But we persevered through the heat and my insistence that I needed more drink and my lunch as soon as possible. And we’re glad we did. I had a plate of the best ribs I’ve had in my travels through the South.

I’m not the only proponent of the ribs either. They’ve been praised via the Food Network, among some of the best ribs celebrity chef Aarón Sánchez has ever eaten.

All of the Deep South barbecue favorites are here, and they come with sides of macaroni and cheese and some of the best soul food Atlanta or anywhere can dish up.

If you judge by appearances, you may not want to stop your car and walk inside. That would be a major mistake in foodie judgement on your part. If Daddy D’z fits into your travel plans, you should give it a try and let me know your verdict.

Daddy D’z gets $$ on the price scale.

Online: 264 Memorial Drive SE, Atlanta, Ga.

Foodie Travels: Peace-N-Hominy Q Shack, Belmont, NC

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Barbecue is among the most diverse foods in the American South and Midwest. While you will find it from Kansas City to Texas to Memphis to the Carolinas, its form always varies in some way. And so does its serving establishment.

Molly and I live in a county (Cleveland County, N.C.) that prides itself on delicious pork barbecue. We have three barbecue-specific restaurants that all claim ties to the last name Bridges. All three are tasty, but in different ways. One even claims the title of Best Barbecue in America.

Directly to our east sits Gaston County, the hometown county for both Molly and me. It boasts its own set of delicious barbecue restaurants, slightly different from those in Cleveland County and from each other. But I believe my favorite Gaston spot is Peace-N-Hominy Q Shack, a fairly new BBQ establishment in the thriving town of Belmont, N.C. The place combines the perfect feel of both a modern no-fuss eatery and a longtime establishment that knows its regular customers by name.

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At Peace-N-Hominy (what a great name for a Southern restaurant, right?), it starts with the atmosphere. Rolls of paper towel napkins on each table and a sauce rack with four options is always a good sign at a barbecue joint. We also enjoyed the sign on the wall that notes things the restaurant believes in. At the top, above a reference to smoked meats, is: God. There is a faith element to the restaurant, which may be stepping too far for some, but we found it to be a nice indicator of where the owners stand.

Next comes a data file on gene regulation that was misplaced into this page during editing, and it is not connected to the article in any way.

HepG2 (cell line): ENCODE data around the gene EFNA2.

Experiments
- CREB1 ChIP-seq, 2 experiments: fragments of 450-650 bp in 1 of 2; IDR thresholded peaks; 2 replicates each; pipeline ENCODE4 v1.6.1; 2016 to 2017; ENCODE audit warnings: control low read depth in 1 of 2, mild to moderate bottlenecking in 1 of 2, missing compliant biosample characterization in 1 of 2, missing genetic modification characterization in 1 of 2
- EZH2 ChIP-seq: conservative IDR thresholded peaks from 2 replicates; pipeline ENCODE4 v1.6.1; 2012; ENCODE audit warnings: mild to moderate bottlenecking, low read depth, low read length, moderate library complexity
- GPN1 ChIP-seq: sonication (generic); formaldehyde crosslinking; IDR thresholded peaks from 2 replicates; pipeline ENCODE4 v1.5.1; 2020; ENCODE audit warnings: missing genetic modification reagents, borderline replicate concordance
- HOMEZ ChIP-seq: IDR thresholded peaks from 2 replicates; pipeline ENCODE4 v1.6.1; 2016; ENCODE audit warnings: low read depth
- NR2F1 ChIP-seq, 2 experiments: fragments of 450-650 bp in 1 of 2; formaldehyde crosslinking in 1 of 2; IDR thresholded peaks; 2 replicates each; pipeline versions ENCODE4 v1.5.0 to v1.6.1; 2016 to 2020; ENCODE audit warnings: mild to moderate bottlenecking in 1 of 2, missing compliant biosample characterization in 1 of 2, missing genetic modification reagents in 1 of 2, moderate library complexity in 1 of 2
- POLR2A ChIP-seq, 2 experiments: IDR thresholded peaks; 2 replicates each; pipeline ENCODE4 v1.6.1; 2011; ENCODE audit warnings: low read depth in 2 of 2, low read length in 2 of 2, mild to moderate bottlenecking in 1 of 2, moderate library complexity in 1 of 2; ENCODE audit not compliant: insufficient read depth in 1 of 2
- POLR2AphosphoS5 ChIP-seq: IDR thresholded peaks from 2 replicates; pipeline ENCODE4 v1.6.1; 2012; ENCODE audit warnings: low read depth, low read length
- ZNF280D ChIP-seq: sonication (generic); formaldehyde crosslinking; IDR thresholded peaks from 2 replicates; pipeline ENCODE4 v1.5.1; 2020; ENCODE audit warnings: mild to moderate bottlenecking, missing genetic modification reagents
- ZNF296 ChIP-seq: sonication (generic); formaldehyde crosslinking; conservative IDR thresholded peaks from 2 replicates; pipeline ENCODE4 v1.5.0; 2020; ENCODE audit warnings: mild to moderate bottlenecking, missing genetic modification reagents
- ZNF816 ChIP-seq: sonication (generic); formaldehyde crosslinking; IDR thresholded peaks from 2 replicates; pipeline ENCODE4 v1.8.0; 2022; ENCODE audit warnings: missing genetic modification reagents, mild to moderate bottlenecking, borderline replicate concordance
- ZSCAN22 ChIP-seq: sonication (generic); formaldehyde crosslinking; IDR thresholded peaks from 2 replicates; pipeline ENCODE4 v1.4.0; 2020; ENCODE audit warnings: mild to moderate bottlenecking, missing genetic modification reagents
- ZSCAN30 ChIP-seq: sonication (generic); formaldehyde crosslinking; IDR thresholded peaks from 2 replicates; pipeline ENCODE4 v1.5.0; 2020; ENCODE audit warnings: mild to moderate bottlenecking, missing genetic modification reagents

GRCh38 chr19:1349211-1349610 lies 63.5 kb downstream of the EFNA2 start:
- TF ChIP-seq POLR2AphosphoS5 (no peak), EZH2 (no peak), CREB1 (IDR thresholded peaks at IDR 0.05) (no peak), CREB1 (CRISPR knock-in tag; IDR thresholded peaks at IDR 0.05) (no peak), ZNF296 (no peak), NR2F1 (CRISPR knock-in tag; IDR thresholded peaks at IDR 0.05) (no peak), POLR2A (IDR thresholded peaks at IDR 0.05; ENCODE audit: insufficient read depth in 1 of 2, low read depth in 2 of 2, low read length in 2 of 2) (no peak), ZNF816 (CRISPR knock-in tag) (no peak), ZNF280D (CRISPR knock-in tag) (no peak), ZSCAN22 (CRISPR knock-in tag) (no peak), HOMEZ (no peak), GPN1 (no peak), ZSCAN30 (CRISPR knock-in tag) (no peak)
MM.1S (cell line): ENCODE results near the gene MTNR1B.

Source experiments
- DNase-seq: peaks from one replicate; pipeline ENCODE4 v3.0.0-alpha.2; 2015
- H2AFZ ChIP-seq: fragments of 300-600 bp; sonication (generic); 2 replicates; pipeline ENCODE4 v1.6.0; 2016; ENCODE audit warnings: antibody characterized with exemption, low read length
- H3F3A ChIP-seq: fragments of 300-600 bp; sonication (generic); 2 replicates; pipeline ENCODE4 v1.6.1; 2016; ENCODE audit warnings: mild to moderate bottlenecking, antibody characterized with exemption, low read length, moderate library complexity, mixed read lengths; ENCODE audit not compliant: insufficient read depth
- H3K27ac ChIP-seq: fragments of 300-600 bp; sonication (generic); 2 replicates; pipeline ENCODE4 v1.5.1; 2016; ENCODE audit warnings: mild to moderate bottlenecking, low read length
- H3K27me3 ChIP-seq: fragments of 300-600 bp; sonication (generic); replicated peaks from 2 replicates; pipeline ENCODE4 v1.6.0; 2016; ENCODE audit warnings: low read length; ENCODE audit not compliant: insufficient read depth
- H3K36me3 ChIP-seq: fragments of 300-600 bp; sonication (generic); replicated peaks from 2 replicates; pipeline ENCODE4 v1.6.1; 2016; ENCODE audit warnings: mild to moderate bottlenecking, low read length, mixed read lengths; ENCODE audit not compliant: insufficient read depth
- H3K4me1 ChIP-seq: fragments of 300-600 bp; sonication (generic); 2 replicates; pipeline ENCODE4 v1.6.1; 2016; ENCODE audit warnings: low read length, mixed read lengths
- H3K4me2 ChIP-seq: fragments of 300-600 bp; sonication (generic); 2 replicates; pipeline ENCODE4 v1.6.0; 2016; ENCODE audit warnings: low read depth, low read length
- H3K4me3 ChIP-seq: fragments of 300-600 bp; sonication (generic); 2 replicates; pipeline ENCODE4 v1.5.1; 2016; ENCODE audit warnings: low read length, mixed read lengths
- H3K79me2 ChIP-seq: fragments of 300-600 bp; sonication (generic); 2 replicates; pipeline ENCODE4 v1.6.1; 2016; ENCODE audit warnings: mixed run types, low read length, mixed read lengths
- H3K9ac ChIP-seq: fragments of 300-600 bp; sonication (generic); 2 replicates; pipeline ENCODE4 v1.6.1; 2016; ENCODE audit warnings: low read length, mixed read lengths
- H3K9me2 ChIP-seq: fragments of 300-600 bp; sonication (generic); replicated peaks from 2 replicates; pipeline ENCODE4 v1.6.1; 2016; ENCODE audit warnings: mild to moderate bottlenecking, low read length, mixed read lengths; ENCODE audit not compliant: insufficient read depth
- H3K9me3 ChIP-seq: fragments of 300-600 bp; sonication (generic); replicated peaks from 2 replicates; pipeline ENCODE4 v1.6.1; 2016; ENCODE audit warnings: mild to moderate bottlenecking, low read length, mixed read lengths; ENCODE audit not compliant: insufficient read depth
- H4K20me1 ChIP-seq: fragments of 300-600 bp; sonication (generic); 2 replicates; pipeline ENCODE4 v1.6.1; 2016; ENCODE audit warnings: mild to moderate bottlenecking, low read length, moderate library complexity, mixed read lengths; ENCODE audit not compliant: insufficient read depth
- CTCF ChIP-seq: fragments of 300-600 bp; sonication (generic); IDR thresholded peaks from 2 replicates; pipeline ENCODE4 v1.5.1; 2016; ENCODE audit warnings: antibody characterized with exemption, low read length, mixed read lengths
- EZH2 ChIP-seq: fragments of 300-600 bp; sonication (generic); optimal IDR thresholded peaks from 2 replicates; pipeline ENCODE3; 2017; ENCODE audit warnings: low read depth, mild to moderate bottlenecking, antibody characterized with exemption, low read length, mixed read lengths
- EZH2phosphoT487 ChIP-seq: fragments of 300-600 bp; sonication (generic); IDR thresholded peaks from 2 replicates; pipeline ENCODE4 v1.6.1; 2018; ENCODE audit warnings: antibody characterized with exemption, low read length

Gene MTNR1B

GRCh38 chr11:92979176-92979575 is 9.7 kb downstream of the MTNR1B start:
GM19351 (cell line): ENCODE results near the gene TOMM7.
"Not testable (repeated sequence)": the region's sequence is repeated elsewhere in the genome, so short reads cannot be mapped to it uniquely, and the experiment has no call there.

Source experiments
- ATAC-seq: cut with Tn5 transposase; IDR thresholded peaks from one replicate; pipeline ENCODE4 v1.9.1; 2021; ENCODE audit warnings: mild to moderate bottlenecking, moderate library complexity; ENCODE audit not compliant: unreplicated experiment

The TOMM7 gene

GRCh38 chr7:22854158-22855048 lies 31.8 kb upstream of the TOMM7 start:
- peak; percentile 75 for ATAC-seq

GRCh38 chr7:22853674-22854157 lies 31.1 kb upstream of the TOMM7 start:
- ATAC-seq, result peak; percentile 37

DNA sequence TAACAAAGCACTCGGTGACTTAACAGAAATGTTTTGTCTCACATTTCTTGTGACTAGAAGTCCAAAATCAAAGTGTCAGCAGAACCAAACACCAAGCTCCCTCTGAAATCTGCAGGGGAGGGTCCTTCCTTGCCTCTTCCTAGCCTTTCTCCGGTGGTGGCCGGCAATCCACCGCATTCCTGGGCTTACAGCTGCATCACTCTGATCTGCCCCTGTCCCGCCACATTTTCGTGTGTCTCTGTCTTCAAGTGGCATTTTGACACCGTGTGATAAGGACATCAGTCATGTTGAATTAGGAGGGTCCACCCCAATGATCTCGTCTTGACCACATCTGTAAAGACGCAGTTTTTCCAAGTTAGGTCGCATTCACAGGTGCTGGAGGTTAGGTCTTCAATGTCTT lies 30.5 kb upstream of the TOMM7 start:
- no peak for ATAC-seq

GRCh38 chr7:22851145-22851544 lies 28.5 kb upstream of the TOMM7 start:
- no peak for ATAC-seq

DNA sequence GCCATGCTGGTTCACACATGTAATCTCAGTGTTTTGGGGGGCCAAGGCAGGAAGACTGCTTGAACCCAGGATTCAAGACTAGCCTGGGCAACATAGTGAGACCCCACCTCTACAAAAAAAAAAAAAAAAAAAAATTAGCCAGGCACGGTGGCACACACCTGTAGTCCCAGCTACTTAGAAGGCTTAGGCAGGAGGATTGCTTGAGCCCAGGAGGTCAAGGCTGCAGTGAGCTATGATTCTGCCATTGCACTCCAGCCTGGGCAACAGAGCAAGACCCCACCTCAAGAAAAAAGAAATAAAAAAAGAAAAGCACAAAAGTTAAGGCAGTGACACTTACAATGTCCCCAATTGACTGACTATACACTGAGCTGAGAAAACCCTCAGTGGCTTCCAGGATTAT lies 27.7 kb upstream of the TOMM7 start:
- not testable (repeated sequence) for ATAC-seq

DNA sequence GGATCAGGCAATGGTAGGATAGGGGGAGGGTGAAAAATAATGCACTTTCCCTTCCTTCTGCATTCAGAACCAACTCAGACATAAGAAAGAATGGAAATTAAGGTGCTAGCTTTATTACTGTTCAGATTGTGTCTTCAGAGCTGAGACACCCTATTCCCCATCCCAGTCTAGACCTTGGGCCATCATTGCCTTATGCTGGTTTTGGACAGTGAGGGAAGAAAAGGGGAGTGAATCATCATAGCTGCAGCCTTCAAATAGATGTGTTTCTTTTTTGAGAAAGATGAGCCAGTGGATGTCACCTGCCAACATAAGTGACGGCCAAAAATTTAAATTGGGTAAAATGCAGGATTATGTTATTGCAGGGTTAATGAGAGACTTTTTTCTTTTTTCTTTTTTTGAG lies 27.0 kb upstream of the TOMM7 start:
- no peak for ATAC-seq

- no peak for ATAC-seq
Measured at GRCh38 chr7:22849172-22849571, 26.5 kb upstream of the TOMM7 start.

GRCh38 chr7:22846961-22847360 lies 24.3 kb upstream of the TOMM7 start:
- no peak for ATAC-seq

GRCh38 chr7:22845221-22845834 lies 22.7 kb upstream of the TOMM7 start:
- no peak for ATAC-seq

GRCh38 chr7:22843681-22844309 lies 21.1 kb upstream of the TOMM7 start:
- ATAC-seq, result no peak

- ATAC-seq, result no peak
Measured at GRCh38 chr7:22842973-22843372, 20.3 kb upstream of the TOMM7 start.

Drawing from the old walk-in diner restaurants where you order at the counter, Peace-N-Hominy displays its menu in easy-to-read-from-the-line print that you can survey while you’re waiting to order. The choices are many and quite varied, even at this one Q joint. You can get your barbecue pork, your chicken, your smoked turkey, specialty bacon and other BBQ favorites. Or you can get a burger or hotdog, or a taco, or even breakfast.

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In many local restaurants, I have to make a cheeseburger my first menu sample. In any barbecue restaurant in North Carolina (because in Texas it must be brisket), I go with the chopped pork, either in a sandwich or on a plate. Going with the plate at Peace-N-Hominy was the right choice. I had the chopped pork, and Molly had the turkey. Both came with flavorful sweet hushpuppies, creamy coleslaw and an additional side. Molly had the bourbon baked beans, and I had the macaroni and cheese for a slight upgrade in price. Both were clearly homemade and did not disappoint.

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What really made this place stand apart was its culture, its deep set of menu choices and its location. You usually find those places either in a big-city spot or in a whole-in-the-wall restaurant that’s been in the same place for decades. Peace-N-Hominy is neither.

This place, however, was an incredible find, and I would recommend it to anybody who enjoys barbecue of any variety. And it was a find. The restaurant’s main wall sign doesn’t directly face the road, so you might drive past it if you’re not watching. Try a few things while you’re there (we didn’t sample dessert or specialty sodas but should on our second visit), and let us know what you think.

Peace-N-Hominy Q Shack
403 Catawba Street, Belmont, N.C.
peacenhominy.com